Thursday, May 29, 2014

Club member

This month I signed up for my first quilting club - the Fresh Mini Quilt Club hosted by Canoe Ridge Creations. The first pattern popped into my inbox on Wednesday, and I got to work almost as soon as I got home. (Inadvertently setting a dangerous precedent for someone who's a tad too driven by goals, even arbitrarily set ones.)

A few hours later - spurred on by a pacing dog who was beginning to suspect her evening walk had been forgotten and two pushy Siamese cats who wanted their dinner - my mini top was done! I pulled everything from my stash, with Jay McCarroll fabric as the focus. Called Round-n-Round, this modern take on the traditional log cabin creates a circle in the middle of the mini.

As soon as I was finished piecing the block, it joined the #freshminiquiltclub fun on Instagram (follow me! @johannaweidner). This weekend I plan to quilt and bind it. Then I will wait impatiently for the next installment!


Monday, May 19, 2014

Everything old is new again

Lately I've been thinking a lot about modern quilting and what exactly that is as I work on a newspaper article about just that topic as the big annual quilt festival in Waterloo Region approaches. Coincidentally last weekend my mom gave me a few quilting books she cleared from her shelves that were 20 and 30 years old.

Flipping through the books, I was amazed to see many examples of what we would now consider modern quilts. Maybe not the fabrics chosen, but definitely the design. There was also a churn dash quilt, which is traditional block very popular among quilters now.

Then one quilt in particular caught my eye because it sure looked familiar. As soon as I got home, I shuffled through my pile of quilts to make and pulled out this pattern bought just recently.

The book explains this Depression-era pattern was traditionally made using white fabric for the background. White or grey backgrounds are a common calling card of modern quilts. How interesting. I guess there really are no new ideas, just new interpretations.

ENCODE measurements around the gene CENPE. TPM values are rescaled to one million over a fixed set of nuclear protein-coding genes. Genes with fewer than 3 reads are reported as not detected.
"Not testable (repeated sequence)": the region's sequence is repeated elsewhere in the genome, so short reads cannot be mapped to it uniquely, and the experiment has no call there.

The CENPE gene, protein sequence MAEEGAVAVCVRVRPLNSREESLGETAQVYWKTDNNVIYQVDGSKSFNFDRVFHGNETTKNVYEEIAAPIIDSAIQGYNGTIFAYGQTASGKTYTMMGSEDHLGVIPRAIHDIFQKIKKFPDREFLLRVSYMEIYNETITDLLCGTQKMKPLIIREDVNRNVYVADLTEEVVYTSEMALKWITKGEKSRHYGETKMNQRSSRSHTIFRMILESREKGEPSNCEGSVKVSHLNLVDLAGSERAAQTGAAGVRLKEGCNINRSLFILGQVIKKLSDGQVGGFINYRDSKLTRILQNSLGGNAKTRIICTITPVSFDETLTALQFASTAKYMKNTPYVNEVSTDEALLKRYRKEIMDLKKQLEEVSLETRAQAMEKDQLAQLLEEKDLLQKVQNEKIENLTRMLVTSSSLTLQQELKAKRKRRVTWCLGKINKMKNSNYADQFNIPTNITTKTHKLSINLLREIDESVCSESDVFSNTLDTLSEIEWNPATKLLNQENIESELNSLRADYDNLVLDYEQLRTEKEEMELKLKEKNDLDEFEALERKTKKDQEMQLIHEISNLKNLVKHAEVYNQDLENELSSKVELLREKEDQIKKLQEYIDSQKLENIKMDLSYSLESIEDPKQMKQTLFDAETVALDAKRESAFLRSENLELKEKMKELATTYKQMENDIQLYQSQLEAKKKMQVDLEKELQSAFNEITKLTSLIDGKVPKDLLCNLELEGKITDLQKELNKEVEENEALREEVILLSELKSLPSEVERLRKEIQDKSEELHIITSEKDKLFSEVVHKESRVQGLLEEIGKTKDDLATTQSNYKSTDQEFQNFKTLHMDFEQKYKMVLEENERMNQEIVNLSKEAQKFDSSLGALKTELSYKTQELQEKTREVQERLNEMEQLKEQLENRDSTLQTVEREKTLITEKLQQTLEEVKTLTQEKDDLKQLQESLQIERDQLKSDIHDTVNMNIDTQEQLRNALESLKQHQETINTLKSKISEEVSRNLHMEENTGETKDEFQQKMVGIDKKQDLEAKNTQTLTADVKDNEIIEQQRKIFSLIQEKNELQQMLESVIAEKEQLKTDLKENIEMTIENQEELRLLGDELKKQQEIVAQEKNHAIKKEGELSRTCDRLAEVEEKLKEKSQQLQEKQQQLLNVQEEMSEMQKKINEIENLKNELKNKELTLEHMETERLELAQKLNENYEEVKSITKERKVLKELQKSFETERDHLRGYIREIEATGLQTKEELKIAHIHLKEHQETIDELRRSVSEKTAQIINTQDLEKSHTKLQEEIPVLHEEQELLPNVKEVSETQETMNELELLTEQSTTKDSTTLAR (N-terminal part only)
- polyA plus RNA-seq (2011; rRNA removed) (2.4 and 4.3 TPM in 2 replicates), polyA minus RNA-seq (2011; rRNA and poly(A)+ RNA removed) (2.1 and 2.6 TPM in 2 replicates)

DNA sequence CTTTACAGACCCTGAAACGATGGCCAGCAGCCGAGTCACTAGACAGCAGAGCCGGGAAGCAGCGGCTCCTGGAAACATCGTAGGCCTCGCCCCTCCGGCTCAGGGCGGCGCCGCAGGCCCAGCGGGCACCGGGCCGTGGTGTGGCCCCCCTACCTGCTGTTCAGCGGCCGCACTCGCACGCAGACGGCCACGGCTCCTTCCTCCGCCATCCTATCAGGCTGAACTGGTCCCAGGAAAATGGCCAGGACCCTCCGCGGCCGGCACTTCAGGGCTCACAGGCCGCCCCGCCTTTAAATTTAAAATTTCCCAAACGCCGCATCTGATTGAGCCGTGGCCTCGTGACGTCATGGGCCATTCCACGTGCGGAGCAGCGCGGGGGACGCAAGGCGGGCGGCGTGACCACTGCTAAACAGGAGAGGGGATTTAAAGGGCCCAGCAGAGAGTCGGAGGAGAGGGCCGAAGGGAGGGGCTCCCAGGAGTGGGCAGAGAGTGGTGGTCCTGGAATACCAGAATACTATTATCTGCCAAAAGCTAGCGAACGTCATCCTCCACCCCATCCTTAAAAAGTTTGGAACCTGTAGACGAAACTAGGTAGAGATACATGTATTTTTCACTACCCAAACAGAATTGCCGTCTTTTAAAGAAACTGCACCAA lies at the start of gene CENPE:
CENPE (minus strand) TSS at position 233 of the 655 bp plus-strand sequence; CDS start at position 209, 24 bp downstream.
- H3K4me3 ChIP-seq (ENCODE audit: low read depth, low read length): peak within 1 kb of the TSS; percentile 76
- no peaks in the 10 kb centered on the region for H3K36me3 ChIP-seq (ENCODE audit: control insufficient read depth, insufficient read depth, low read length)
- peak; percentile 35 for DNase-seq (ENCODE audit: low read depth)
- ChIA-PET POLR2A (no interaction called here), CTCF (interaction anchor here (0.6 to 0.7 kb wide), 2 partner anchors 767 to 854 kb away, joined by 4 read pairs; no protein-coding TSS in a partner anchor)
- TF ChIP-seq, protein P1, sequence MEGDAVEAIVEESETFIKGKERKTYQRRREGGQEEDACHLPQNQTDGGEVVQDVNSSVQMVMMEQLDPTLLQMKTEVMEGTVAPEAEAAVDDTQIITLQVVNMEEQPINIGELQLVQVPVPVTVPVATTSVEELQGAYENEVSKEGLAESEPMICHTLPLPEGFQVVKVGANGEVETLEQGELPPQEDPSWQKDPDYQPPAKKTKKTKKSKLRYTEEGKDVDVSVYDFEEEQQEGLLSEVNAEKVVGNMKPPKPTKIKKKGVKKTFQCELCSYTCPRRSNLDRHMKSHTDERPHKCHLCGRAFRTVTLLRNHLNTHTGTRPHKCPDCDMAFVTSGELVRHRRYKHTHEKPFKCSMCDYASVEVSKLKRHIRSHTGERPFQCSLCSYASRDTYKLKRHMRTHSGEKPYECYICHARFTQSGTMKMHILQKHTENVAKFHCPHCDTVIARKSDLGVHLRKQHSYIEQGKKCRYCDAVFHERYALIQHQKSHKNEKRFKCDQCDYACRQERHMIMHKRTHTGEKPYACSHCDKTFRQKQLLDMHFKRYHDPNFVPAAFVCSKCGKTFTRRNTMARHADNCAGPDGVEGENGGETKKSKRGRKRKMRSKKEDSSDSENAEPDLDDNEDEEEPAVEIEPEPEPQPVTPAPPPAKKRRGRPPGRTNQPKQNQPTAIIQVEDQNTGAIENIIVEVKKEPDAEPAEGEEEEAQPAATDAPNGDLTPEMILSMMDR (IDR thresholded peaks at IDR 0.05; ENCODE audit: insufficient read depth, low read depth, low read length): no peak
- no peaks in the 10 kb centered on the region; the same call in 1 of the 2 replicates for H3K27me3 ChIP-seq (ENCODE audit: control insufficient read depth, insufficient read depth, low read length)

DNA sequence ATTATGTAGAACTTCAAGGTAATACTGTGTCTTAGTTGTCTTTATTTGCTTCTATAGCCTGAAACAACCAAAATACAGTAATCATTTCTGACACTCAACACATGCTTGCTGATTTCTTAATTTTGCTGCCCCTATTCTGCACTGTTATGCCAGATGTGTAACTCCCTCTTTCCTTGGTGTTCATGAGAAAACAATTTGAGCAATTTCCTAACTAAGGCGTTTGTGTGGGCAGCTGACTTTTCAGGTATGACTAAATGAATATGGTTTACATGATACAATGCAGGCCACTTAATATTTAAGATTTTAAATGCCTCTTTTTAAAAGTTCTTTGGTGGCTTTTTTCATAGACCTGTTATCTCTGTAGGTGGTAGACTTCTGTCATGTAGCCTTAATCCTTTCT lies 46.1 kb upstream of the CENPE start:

Thankfully now we have lots of tools like rotary cutters, rulers and sewing machines with all the bells and whistles to make our quilting quick and precise. It wasn't that long ago quilters cut out all the pieces using templates and scissors. Now that was dedication to a craft! Among the books was a 1985 reprint of a 1942 book packed with 500 blocks. Again, there were so many I've seen pop up online and in patterns recently. This one has elements that reminds me of the Swoon block, just a bit different in the centre part. The numbers on the bottom indicate which templates you need to make the block, which were all at the back of the book.

A while ago, a friend gave me some quilt magazines found in an older lady's home when it was cleaned out. I was immediately drawn to one of the quilts in a 1992 magazine called Old-Fashioned Patchwork, but I'd say it is quite modern even in the fabric choices with all solids. Again, a hallmark of modern quilting. (How would a patriotic Canadian make this quilt when we only have white and red? Hmm.)

Among the magazines were newspaper clippings from the early 1930s with instructions for making blocks, complete with templates. Can you believe newspapers used to publish quilt blocks? No going online and finding something new to sew in a minute. Those blocks were precious. Women clipped them out and tucked them away for safe keeping, for decades even.

And again these are quilts I can easily imagine people making today. Dutchman's Puzzle is a well-known traditional block, but modern fabric would give it a whole different feel.